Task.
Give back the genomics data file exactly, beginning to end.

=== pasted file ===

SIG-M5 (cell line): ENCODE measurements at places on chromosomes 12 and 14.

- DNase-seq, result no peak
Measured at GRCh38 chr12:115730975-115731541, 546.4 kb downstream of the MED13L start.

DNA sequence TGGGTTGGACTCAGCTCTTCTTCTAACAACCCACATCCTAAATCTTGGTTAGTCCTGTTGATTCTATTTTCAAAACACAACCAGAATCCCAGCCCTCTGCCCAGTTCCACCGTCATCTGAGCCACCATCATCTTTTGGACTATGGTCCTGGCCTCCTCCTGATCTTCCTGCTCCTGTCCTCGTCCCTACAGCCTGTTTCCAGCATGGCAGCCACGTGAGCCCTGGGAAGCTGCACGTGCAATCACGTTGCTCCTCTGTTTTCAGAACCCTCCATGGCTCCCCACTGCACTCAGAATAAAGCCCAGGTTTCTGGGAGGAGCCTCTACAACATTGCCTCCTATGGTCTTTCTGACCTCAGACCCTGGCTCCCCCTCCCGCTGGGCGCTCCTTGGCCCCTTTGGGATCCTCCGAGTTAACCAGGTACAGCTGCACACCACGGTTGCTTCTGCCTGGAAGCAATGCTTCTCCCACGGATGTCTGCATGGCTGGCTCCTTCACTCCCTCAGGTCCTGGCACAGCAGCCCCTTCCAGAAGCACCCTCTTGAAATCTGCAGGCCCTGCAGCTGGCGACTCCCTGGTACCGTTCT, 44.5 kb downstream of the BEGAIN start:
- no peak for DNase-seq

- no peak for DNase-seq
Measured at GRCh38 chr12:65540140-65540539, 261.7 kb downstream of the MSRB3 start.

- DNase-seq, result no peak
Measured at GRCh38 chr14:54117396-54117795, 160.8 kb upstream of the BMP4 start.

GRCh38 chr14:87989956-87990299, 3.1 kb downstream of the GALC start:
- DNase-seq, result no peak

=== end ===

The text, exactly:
SIG-M5 (cell line): ENCODE measurements at places on chromosomes 12 and 14.

- DNase-seq, result no peak
Measured at GRCh38 chr12:115730975-115731541, 546.4 kb downstream of the MED13L start.

DNA sequence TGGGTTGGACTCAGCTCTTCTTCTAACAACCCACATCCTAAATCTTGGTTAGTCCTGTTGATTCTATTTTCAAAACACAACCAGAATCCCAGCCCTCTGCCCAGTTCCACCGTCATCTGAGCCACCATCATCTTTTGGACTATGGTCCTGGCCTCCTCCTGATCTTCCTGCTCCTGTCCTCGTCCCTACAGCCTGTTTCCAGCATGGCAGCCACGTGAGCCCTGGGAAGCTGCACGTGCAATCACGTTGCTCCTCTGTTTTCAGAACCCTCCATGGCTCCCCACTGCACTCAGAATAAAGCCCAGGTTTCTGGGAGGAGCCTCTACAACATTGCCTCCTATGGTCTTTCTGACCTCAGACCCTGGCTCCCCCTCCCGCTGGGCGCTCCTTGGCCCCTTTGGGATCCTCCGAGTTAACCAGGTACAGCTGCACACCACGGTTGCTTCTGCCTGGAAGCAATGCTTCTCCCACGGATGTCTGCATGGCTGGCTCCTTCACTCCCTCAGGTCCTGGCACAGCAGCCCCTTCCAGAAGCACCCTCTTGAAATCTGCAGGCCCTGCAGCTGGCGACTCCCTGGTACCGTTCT, 44.5 kb downstream of the BEGAIN start:
- no peak for DNase-seq

- no peak for DNase-seq
Measured at GRCh38 chr12:65540140-65540539, 261.7 kb downstream of the MSRB3 start.

- DNase-seq, result no peak
Measured at GRCh38 chr14:54117396-54117795, 160.8 kb upstream of the BMP4 start.

GRCh38 chr14:87989956-87990299, 3.1 kb downstream of the GALC start:
- DNase-seq, result no peak